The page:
The Pilgrimage is a ritual left behind by the Divine as a means of calling upon them should they be needed after the Departure. It was originally saved exclusively for wars and other major crisises, but is now commonly used as a rite of passage for rulers.
Performing a Pilgrimage
A Compass Stone is a rare, glimmering gem that, when activated, will initiate a Pilgrimage. It is common for royal families to have a well-guarded store of these Stones for their inaugerations. The process of activating a Compass Stone has never been documented. It is passed on by word-of-mouth only.
Once the Stone is active, it will guide the way to the nearest Beacon. Beacons are hidden temples that cannot easily be found without a Compass Stone. Even if one were to find a Beacon on their own, they would be unable to enter. These temples only open their doors to those who hold an active stone and who are accompanied by a person who embodies a trait favoured by the Divine the Beacon represents. As well as being a compass that leads to Beacons, the Compass Stone also leads to these people. Each country has one Beacon.
With all Beacons active, the Pilgrimage must find their way to the top of Mt. Rakihi, where the Signal must be activated. Once the Signal has been activated, the Divine will soon appear. One must remember that, even with a successful Pilgrimage, the Divine are under no obligation to fulfill the Pilgrimage's wish.
The First Pilgrimage
The First Pilgrimage was performed on Day 40 of Year 347. It was initiated by Ka Pua, a Keiki woman who wanted to put a stop to the Keiki Hunts. Her group's appeal to the Divine was answered by the birth of Kahulona, who, after destroying all members of the Okika, drifted to the bottom of the ocean.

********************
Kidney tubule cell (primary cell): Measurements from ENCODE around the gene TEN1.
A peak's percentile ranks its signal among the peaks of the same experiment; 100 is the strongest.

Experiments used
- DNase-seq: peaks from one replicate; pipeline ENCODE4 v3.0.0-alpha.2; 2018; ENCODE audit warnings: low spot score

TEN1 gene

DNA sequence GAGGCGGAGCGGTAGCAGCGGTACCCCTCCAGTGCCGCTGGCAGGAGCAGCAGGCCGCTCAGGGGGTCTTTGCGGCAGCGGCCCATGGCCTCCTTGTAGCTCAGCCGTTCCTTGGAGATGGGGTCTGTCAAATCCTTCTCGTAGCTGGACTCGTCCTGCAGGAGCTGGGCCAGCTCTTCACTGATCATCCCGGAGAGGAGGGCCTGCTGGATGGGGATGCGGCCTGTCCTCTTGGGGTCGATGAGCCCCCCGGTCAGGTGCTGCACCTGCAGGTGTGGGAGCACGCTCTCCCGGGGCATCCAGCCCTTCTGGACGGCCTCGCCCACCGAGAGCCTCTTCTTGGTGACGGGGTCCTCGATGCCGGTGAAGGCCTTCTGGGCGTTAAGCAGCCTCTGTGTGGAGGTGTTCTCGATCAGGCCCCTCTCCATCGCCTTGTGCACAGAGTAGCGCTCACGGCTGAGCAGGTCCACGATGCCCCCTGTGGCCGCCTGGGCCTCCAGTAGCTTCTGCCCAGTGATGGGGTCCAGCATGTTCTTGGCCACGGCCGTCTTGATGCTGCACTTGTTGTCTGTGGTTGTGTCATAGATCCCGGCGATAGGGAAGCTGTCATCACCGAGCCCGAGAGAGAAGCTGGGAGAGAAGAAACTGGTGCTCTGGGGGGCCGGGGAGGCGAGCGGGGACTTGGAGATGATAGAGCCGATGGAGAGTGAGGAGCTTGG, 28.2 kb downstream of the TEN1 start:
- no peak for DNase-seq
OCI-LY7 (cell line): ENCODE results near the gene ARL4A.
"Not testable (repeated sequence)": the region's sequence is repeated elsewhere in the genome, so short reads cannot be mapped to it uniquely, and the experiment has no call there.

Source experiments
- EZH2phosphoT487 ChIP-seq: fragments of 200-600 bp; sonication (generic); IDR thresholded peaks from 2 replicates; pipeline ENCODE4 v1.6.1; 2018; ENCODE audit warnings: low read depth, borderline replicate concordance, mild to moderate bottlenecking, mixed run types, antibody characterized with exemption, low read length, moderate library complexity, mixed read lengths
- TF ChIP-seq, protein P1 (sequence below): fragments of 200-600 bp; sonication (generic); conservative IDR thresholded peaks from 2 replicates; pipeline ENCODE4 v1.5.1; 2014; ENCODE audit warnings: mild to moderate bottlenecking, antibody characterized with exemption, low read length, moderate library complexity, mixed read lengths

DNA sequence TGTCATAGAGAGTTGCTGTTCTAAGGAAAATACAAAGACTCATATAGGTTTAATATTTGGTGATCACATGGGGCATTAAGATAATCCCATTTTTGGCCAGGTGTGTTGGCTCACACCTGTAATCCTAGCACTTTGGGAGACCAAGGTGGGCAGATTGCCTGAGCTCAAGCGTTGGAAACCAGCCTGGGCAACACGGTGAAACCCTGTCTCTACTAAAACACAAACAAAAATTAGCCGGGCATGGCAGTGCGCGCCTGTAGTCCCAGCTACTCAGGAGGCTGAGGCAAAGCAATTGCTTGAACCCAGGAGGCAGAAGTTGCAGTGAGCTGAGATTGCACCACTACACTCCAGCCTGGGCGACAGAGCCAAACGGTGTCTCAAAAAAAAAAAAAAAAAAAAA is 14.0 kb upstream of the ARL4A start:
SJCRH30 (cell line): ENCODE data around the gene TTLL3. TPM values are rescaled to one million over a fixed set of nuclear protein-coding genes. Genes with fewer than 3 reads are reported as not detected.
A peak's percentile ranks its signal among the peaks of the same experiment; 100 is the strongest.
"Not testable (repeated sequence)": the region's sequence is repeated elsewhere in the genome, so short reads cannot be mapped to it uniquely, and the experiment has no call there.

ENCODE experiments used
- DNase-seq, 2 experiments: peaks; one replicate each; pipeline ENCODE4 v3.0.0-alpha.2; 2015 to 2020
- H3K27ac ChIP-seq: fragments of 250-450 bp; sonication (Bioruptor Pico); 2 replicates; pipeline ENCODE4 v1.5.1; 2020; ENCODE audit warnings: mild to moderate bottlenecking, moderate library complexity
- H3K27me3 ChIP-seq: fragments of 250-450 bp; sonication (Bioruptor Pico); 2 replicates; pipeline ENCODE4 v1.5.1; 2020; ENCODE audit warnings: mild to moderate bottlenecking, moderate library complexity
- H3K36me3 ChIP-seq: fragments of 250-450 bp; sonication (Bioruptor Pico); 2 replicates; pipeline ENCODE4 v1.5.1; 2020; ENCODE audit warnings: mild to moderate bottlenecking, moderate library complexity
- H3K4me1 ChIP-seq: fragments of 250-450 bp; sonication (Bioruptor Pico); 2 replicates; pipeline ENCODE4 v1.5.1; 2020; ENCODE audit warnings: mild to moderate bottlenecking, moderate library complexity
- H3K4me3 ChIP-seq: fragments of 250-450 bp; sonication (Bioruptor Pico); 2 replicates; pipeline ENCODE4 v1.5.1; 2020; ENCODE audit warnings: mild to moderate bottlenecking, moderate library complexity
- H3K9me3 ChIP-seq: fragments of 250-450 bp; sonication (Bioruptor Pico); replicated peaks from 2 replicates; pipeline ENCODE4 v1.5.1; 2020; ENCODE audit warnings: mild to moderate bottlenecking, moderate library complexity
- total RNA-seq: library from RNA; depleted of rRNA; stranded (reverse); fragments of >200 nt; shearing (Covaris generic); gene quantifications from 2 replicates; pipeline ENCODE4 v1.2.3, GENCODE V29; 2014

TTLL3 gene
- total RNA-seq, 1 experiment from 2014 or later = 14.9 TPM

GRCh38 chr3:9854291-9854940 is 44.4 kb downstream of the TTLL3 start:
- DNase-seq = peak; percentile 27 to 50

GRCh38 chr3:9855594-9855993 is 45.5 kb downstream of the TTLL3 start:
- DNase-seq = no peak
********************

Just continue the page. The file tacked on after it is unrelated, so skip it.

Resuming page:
Unfortunately, the end of the Keiki Hunts did not mean the end of discrimination against the Keiki people. Ka Pua was forced to go into hiding shortly after she completed her Pilgrimage. The members of her Pilgrimage delivered instructions on how to activate a Compass Stone to each country's royal family before they, too, disappeared from the public's eye. It is assumed that they left to join Ka Pua.
The First Pilgrimage took roughly 3 years to complete.
The Royal Pilgrimage
The Royal Pilgrimage was performed on Day 238 of Year 659. It was initiated by Prince Ali'ikai of [country]. He performed it to prove that he would make a better ruler than his older brother, Prince Hiapo. While travelling, Prince Ali'ikai made certain to disguise himself and tell no one of his royalty, so that he would be judged purely on his virtues and not on his status. His request to the Divine was to give him something that would convince the King and Queen that he was a more suitable leader than his lazy brother. He was given the Floral Crown, a headdress made from beautiful, fragrant flowers, to show that the Divine favoured him. This was the first time that a Pilgrimage had been used as a rite of passage for a ruler. The Floral Crown is now a very important artifact for [country]. It can only be worn by rulers who have completed their Pilgrimages.
Pilgrimages are now accepted as a part of a country's ruler's inaugeration. A ruler is not considered "official" until they return from their Pilgrimage with some sort of token from the Divine. These Pilgrimages have no agreed-upon rules, but are often done in such a way as to emulate King Ali'kai's journey. Disguises are encouraged, as well as keeping one's status a secret while travelling.
The only ruler who has never completed their Pilgrimage, yet continued to reign, is Queen [name] of [country].
 A portmanteau of ra and kihi, which mean sun and kiss in Maori, respectively.